For more than two decades, the National Civil Rights Museum has stood at the site of the Lorraine Motel, where civil rights leader Martin Luther King, Jr. was assassinated on April 4, 1968. 200,000 visitors each year are inspired by the story of the courageous men, women, and children who fought for equality during the Civil Rights Movement. On April 5, 2014, this Memphis, TN landmark was reopened to the public after an extensive renovation. The newly transformed museum is the result of years of planning and construction, and, according to the New York Times, "is now among the best we can find, setting a standard for museums exploring civil rights."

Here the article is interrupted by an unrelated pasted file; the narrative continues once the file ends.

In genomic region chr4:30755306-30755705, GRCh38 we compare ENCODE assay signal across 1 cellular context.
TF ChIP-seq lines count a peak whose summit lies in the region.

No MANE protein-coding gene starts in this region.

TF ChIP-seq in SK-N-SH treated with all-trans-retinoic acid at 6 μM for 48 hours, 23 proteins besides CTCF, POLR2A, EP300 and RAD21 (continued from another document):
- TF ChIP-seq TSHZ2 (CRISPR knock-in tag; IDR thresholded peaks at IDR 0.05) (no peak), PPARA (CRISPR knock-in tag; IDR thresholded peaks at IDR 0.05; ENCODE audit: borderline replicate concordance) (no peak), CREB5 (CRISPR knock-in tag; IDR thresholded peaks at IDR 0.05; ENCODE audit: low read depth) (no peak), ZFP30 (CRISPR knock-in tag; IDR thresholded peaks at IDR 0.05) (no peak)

Second Story worked with Howard+Revis Design Services and the museum's leadership team to create a collection of films and interactive experiences which add a new dimension to the museum's story of the culture of resistance. Two animated short films in the Slavery gallery help to set the stage and foreshadow the monumental civil rights battle of the mid-20th century. Three interactive experiences focusing on school desegregation, sit-ins and direct actions, and the divergent philosophies of civil rights leaders in the late 1960s add new ways for visitors to make a personal connection with the history of the Civil Rights Movement.